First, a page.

Posts Tagged ‘energy drinks’

Get the Down-low on Carbonated Beverages and Oral Health

Thursday, February 7th, 2013

971007_78091126We all know that gulping down a tall glass of water can do wonders to our health, but sometimes H2O doesn’t satisfy your craving for something bubbly. Before you reach for your drink of choice, you may be surprised to find out that not all carbonated beverages are created equal – especially when it comes to the health of your mouth. Bad breath is often a nasty side effect of sipping on a can of soda, but your entire mouth may be taking a hit. Here are the best and worst carbonated beverages on the market and why you should skip it or grab it:

Sparkling water
Sometimes it isn’t the sugary taste you’re craving, but the bubbly sensation. Carbonated water is basically just that – fizzy water. However, the consumption of seltzer water doesn’t increase enamel erosion, and in fact the minerals in the water actually offer a protective coating on the teeth. Carbonated water can also help improve gastrointestinal problems, which often cause bad breath. These beverages can sometimes help digestion and make sure that food is moving through your system properly. If you’re going to sip on carbonated water, skip the flavors, as they are considered potentially erosive.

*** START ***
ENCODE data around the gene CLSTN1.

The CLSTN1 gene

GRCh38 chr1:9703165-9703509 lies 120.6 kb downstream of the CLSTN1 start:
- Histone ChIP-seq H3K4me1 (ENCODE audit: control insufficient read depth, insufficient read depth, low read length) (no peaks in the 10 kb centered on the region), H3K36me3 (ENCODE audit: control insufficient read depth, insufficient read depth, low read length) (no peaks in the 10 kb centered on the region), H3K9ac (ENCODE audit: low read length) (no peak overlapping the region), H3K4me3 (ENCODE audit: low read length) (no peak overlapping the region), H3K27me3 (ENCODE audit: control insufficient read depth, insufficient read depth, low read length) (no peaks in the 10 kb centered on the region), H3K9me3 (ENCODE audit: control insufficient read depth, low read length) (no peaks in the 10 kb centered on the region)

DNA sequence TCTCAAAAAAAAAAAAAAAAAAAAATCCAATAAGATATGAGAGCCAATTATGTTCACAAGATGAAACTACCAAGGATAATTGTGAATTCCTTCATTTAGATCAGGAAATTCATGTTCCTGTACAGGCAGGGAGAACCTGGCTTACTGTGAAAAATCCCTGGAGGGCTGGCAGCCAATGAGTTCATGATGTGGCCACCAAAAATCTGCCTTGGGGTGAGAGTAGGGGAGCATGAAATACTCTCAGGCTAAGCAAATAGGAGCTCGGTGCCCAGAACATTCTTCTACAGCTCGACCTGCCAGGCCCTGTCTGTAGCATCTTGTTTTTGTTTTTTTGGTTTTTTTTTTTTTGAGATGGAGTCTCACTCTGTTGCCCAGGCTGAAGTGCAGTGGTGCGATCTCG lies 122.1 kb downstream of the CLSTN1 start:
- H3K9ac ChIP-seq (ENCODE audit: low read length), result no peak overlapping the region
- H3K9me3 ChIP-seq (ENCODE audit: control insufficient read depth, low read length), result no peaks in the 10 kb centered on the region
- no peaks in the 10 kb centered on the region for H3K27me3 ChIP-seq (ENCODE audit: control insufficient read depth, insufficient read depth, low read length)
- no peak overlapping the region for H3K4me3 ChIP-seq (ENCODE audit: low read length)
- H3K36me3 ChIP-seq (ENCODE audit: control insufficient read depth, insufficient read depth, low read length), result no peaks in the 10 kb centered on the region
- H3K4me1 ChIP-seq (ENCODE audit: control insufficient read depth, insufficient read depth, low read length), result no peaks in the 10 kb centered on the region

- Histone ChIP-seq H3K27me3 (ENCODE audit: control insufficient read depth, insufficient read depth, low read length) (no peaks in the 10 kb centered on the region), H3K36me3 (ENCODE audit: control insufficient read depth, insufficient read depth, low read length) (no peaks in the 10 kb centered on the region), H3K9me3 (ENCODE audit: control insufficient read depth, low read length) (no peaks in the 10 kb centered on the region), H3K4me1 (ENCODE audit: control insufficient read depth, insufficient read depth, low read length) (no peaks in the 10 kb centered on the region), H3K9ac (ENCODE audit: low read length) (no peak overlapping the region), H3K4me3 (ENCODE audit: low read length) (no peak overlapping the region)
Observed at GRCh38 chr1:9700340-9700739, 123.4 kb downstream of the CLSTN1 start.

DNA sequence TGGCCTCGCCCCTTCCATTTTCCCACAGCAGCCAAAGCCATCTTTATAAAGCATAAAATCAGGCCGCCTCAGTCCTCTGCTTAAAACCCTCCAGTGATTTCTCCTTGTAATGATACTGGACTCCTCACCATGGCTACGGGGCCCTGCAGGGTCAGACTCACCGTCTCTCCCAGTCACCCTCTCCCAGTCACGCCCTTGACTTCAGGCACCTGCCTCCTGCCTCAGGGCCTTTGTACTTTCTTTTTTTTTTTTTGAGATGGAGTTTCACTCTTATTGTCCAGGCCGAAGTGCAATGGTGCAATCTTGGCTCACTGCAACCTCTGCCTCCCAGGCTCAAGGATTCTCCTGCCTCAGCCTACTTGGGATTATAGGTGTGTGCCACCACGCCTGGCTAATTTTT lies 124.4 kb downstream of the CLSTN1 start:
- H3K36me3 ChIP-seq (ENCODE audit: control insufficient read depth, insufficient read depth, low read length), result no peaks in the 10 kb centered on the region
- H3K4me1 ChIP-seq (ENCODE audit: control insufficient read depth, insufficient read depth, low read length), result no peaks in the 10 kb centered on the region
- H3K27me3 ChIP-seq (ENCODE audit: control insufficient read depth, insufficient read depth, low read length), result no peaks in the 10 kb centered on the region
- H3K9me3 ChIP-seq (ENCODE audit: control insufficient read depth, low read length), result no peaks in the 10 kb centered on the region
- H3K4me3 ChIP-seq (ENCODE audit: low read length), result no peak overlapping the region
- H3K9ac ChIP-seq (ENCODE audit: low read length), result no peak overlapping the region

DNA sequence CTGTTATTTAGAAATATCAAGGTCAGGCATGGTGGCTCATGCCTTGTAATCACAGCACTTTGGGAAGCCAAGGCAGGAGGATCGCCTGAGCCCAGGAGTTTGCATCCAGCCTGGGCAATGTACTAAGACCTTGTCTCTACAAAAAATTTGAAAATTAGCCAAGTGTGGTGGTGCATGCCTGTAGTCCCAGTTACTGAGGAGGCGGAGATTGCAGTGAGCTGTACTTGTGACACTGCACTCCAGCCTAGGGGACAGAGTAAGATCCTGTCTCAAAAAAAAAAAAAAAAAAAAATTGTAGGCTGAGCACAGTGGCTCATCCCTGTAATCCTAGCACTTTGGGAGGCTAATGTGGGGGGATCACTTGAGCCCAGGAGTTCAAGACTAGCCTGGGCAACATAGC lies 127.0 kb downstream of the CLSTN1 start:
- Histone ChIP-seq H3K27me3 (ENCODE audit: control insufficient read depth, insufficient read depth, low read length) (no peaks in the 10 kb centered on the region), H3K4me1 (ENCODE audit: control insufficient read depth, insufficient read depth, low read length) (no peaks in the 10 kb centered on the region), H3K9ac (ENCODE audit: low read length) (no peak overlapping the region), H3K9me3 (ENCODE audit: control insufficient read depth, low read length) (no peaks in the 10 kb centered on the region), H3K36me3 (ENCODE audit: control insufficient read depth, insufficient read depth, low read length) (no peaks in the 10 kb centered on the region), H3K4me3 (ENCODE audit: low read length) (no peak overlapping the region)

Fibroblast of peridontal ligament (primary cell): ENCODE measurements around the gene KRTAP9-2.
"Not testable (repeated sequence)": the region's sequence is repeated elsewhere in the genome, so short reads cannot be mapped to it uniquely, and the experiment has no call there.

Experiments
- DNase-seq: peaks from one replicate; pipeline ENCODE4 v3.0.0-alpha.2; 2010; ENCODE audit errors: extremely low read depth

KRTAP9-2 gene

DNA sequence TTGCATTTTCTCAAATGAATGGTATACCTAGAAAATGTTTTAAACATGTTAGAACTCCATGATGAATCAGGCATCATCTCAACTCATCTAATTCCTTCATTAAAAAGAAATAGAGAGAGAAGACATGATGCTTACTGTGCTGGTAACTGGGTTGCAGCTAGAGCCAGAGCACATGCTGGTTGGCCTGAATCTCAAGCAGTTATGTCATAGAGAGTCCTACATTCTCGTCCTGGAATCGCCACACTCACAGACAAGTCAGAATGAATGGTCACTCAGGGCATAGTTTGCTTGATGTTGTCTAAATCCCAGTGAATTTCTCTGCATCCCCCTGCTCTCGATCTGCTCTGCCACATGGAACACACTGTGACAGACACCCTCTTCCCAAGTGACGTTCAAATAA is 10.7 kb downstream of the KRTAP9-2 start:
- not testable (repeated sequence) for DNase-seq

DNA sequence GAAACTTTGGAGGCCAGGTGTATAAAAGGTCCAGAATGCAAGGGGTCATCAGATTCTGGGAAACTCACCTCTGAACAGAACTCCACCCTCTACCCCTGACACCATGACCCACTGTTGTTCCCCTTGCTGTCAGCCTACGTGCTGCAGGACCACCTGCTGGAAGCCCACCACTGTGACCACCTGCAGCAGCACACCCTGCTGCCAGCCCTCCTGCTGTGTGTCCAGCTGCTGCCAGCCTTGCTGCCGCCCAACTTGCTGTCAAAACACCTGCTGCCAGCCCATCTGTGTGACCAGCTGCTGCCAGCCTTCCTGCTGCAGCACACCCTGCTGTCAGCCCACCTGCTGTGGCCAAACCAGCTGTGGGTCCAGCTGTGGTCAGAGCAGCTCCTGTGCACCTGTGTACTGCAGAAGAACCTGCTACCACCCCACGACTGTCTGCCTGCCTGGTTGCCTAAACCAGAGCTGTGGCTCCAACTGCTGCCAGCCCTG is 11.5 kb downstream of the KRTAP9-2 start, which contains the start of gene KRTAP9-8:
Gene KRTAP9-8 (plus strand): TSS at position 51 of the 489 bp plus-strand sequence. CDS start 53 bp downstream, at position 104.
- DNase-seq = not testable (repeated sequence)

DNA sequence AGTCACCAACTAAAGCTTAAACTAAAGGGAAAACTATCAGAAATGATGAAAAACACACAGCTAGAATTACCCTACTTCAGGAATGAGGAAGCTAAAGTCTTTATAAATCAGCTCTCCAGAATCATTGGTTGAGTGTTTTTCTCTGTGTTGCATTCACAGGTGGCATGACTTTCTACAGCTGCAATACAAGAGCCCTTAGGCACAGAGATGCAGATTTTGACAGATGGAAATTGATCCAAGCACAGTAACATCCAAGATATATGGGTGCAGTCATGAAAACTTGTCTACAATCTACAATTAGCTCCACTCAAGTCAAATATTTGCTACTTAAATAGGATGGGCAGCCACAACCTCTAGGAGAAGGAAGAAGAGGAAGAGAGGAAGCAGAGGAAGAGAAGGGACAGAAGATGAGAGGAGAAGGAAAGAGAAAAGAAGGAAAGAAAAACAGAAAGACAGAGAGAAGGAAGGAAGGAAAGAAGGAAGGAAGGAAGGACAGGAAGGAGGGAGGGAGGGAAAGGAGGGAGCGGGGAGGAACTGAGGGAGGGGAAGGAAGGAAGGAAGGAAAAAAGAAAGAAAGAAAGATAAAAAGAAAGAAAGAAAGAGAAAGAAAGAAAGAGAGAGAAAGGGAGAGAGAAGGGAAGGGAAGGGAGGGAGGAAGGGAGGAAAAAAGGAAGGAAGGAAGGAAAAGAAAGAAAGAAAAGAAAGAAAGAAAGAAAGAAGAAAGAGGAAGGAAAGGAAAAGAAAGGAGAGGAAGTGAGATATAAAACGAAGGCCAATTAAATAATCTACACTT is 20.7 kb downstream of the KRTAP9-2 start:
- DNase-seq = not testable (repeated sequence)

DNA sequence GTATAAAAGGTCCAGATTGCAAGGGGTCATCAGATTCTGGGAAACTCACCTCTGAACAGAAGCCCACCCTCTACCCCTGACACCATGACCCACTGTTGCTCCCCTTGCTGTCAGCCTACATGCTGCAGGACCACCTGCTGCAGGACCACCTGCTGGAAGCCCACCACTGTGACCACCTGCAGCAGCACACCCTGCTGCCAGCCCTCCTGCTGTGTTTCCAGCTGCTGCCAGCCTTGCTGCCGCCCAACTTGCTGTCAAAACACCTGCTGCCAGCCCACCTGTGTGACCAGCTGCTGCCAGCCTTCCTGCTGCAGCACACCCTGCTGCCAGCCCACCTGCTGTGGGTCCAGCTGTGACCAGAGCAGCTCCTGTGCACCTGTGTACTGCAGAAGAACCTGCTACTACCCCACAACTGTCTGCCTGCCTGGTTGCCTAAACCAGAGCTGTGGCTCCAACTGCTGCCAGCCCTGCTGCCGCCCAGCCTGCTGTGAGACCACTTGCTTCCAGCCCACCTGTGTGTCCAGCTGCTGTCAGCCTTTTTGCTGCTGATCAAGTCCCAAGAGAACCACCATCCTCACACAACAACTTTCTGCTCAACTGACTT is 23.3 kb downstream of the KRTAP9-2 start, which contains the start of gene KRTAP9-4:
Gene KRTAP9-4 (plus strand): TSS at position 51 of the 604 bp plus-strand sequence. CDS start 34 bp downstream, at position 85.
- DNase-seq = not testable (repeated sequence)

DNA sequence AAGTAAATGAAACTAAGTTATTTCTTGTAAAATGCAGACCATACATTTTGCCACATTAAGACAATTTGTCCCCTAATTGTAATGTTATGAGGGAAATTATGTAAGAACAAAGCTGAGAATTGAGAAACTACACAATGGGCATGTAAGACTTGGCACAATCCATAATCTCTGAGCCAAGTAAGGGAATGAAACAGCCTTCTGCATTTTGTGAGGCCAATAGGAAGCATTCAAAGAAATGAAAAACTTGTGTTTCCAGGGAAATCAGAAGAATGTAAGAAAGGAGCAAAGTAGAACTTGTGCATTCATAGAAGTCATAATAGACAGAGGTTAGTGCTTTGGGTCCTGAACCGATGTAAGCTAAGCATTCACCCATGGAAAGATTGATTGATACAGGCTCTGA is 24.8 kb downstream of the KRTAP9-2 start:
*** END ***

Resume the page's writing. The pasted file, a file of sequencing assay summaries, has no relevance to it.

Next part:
Cola
Cola is one of the most acidic beverages on the market, most colas have a pH level close to vinegar. Not only will this erode your teeth, but it can cause major stomach issues. Cola is one of the top best-selling beverages on the market, but this beverage has countless bad effects on the entire body. A 12-ounce serving of cola contains an average of 39 grams of sugar and can wreak havoc in your mouth. The sticky syrup of cola can stick around in your mouth if you’re not washing it down with water, leading to bacteria accumulation, halitosis and tooth erosion.

“Tooth loss, periodontal disease, and gingivitis can be problems, especially with a high phosphorus intake, particularly from soft drinks. All kinds of bone problems can occur with prolonged calcium deficiency, which causes a decrease in bone mass,” according to Elson M. Haas’ “The Detox Diet: A How-To & When-To Guide for Cleansing the Body.”

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